Wednesday, September 29th:
Simona Doboli , Computer Science Department, Hofstra University
Title: A Computational Model for Learning Unknown Sequences of Relevant Patterns Embedded in Distractors
Abstract: Sequential information processing is ubiquitous throughout the nervous system. Speech recognition, language processing, spatial and motor tasks all rely on various forms of sequential processing. Sometimes, the patterns of a sequence are unknown a priori and may be interspersed with other, irrelevant information. The talk will give an overview of some of the existing neural computational models for sequence learning tasks, and will present in detail a model for discovering unknown sequences with relevant patterns embedded in distractors.
Wednesday, October 27th:
Vincent Brown , Psychology Department, Hofstra University
Title: An Associative Memory Model of Group Brainstorming
Abstract: Groups and teams are popular and often-utilized in government, business, and industry for brainstorming, problem solving, and decision making. While groups may be effective in performing many tasks, laboratory evidence makes it clear that when it comes to idea generation, groups do not perform as well as an equal number of individuals brainstorming alone. There are a number of social-psychological reasons for this, including evaluation apprehension, free riding, comparison and matching processes, and production blocking. However, from a cognitive-psychological viewpoint there are theoretical reasons for believing that group brainstorming could be quite effective if the inhibitory social factors could be overcome. Computer simulations of a model based on the concept of associative memory suggest specific conditions under which brainstorming in a group could be more effective than brainstorming alone. One key aspect of the model is the notion of accessibility of ideas, which predicts that many creative ideas may be more easily generated in the context of the diverse ideas of other group members than in the familiar context of an individual's own set of ideas. Recent experimental results support many aspects of this model, which has been a useful tool for organizing and explaining much of the data on group brainstorming.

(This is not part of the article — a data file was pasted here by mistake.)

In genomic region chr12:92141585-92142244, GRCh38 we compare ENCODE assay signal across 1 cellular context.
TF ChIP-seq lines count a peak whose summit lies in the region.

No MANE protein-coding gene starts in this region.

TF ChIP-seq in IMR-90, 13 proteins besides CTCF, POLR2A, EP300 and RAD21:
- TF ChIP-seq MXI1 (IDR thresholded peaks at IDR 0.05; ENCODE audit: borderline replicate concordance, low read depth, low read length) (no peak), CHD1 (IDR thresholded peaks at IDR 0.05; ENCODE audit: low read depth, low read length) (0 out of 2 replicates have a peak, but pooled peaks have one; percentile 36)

Wednesday, November 24th:
Hua Tang , ECE Department, SUNY Stony Brook
Title: Refinement based Synthesis of Continuous-Time Analog Filters Through Successive Domain Pruning, Plateau Search and Adaptive Sampling